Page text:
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Wizards vs. Pelicans final score: 3 things we learned from Washington's sluggish comeback win

Led by big fourth quarters from Otto Porter and Glen Rice Jr., the Wizards overcame a rough offensive performance by the starters to rally for a 94-89 win.

Richard Dole-USA TODAY Sports

You like preseason comebacks that you can't watch on TV? If so, the Wizards' 94-89 win over the New Orleans Pelicans in Jacksonville is for you! The Wizards trailed for most of the second and third quarters thanks to sluggish offense, but rallied when the benches entered in the fourth for the victory.

You can thank the Junior Mafia and Kevin Seraphin. Otto Porter and Glen Rice Jr. were both great in the fourth quarter, facilitating nicely, hitting shots and getting Seraphin involved. Porter went 4-5 for 10 points, including the game-tying jumper at the three-minute mark. Rice shot terribly for most of the game, but stepped up late and delivered the key pocket pass to Seraphin for a layup that put the Wizards up four with 1:18 remaining. Seraphin, for his part, was 5-8 from the field, though he also fouled out late.

As for the rest of the team ... The game wasn't on TV, so the frame of reference for everything that follows below is verrrrryyyyy limited. Nevertheless, some thoughts:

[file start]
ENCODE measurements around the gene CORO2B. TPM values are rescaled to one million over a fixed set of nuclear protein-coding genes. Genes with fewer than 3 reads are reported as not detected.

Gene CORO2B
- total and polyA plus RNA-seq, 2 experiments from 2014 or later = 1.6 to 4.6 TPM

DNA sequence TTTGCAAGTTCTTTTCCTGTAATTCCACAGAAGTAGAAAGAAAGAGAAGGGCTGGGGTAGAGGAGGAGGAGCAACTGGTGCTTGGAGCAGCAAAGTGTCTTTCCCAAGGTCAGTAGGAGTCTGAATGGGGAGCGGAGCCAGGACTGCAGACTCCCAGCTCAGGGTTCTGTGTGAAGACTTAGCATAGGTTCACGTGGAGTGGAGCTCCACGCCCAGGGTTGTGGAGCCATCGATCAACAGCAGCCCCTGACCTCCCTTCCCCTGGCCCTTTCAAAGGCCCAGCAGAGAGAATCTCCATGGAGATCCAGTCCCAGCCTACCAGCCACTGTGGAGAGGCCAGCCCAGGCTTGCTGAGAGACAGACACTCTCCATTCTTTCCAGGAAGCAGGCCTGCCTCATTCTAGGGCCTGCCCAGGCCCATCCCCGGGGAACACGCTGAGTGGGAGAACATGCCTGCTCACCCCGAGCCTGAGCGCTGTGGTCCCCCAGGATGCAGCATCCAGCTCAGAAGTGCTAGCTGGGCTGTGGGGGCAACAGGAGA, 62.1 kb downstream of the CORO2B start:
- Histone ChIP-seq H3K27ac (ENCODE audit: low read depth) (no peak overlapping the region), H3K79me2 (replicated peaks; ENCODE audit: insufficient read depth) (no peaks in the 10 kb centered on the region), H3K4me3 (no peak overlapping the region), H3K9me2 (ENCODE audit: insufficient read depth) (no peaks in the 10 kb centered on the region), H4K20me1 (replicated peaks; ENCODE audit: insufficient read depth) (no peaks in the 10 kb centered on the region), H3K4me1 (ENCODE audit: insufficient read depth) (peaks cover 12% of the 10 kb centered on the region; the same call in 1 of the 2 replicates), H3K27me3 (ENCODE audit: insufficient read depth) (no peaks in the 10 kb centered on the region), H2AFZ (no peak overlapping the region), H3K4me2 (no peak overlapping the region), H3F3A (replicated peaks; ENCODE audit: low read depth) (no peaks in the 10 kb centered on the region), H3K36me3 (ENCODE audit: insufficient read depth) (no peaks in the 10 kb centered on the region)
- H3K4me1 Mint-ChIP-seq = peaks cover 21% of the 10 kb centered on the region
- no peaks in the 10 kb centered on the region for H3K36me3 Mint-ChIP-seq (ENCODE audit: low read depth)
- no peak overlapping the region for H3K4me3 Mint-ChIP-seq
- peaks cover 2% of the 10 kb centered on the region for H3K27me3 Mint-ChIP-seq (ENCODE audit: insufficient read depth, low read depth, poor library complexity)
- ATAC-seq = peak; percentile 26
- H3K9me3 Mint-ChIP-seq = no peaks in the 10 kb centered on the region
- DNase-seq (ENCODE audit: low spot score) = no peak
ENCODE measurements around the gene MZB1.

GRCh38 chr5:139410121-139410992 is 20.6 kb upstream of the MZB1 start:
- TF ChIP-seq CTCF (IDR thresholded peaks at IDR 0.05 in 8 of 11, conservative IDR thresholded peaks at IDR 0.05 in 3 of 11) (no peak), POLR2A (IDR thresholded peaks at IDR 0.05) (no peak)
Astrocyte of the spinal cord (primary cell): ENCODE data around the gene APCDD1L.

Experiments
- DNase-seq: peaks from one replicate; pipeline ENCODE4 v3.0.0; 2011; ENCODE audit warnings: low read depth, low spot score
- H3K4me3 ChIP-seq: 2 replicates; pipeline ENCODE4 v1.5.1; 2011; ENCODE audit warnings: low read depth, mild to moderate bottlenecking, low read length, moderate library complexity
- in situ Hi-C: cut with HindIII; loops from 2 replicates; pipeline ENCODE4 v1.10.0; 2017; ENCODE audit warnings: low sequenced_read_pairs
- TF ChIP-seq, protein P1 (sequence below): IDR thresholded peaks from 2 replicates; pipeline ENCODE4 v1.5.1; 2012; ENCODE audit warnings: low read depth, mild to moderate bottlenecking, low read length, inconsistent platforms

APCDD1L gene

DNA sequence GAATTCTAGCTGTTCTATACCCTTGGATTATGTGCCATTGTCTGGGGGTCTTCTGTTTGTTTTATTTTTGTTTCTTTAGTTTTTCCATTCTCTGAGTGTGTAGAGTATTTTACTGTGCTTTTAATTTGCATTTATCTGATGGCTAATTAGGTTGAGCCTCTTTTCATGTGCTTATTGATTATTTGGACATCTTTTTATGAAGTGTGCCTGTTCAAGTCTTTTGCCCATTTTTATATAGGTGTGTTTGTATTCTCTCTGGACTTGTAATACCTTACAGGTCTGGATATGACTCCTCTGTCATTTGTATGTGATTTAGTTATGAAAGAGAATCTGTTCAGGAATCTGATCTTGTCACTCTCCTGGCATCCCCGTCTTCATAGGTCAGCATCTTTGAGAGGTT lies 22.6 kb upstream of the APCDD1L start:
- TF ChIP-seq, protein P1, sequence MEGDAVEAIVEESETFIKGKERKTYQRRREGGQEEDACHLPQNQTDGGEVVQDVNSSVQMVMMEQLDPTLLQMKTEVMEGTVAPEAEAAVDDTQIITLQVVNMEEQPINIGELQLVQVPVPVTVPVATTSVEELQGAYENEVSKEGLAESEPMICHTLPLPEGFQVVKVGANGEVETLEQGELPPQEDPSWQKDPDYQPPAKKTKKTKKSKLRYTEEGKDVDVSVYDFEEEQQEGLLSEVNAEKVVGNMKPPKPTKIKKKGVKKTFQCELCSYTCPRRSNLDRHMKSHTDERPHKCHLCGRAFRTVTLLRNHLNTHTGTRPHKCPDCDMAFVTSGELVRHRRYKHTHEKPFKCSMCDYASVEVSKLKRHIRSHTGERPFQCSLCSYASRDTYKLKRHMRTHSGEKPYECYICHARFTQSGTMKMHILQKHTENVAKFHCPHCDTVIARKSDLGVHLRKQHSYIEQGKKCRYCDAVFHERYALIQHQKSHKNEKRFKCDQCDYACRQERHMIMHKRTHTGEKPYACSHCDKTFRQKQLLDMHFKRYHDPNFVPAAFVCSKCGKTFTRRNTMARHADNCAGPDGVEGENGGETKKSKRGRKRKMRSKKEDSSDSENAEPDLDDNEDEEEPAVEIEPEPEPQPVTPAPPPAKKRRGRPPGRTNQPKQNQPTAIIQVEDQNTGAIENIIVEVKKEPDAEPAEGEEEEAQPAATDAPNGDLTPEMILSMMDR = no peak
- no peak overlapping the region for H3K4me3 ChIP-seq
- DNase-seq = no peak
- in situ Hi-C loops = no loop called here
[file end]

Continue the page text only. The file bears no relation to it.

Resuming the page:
3 things we sorta learned

John Wall was out of rhythm: The stats back up the constant griping of the Wizards' radio crew: the Wizards' star was not in the flow. Wall had 14 points, but also had nine turnovers, including a whopping seven in his first-quarter stint. There appeared to be a lot of everything: bad passes, offensive fouls, travels, etc.

There also seemed to be some nice plays, to be fair. As the game went on, he seemed to calm down a bit. But the Wizards would surely prefer a steadier Wall to the boom-or-bust player his box score line indicated.

Point guards often struggle in the preseason because they have to incorporate so many new pieces (more on that below!), so there's no reason to worry too much. It'd still be nice if Wall didn't commit that many turnovers, though.

Nene + the second unit = profit? Besides the fast start, the Wizards' best success came when Nene checked in during the second quarter to play with Andre Miller, Glen Rice Jr., Otto Porter and Kevin Seraphin. The ball appeared to be popping thanks to Nene's high- and low-post work.

That should elicit a HMMMM from Randy Wittman if the Wizards did indeed look as crisp as it seemed during this stretch. Last year, the Wizards used Beal as the lone starter with a bunch of reserves to maintain scoring punch. Given the number of viable frontcourt that can play with the starters, maybe it's worth staggering Nene's minutes or even bringing him off the bench entirely.

The defense is way ahead of the offense: This is what Glenn Consor said at one point in the third quarter:

"I think it's taking too long for the entry pass to begin the offensive flow. By the time the Wizards begin to run an offensive play, the shot clock is down. It affects their options."

Now's a good time to remember how many new faces need to be integrated. Paul Pierce is very different from Trevor Ariza. DeJuan Blair is very different from anyone who backed up Nene last year. Kris Humphries, when he's healthy, has his quirks. This is why the preseason exists. Here's hoping the lethargy gets worked out now instead of later.